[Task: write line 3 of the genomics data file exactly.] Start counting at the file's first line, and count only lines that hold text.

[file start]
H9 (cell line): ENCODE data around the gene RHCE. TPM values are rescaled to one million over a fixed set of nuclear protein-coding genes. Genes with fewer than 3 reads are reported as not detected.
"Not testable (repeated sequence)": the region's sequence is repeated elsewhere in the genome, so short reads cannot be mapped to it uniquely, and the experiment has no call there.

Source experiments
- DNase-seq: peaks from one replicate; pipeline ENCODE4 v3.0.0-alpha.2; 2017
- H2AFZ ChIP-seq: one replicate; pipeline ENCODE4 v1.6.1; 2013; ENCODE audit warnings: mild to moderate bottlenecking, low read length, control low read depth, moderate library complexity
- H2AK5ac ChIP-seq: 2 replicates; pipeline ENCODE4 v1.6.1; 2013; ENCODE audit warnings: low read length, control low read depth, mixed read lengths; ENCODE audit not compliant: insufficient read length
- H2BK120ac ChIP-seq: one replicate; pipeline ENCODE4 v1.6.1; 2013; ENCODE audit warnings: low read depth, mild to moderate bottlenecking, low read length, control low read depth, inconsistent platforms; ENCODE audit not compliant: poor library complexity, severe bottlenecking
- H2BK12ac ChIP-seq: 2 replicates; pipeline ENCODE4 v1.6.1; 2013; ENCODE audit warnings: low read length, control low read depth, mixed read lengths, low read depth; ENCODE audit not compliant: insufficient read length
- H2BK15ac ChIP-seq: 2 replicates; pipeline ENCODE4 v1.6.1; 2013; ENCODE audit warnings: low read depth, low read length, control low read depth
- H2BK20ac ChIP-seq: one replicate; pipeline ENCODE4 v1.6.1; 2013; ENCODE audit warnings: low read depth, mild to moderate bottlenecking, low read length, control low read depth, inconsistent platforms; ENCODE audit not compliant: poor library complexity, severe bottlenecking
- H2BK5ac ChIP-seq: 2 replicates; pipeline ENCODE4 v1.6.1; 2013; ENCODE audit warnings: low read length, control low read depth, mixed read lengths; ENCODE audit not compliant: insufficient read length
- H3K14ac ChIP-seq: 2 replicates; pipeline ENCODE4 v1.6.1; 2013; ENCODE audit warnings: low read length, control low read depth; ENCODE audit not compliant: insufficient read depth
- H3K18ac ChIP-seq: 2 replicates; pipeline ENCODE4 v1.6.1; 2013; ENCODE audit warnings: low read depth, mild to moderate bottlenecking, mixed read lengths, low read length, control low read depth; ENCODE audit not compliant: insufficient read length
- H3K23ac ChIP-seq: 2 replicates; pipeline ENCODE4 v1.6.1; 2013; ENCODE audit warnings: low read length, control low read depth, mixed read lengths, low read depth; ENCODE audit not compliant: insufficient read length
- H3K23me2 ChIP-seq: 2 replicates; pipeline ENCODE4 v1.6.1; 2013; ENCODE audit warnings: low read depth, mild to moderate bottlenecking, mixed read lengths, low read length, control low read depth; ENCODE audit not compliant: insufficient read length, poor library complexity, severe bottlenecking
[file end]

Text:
Source experiments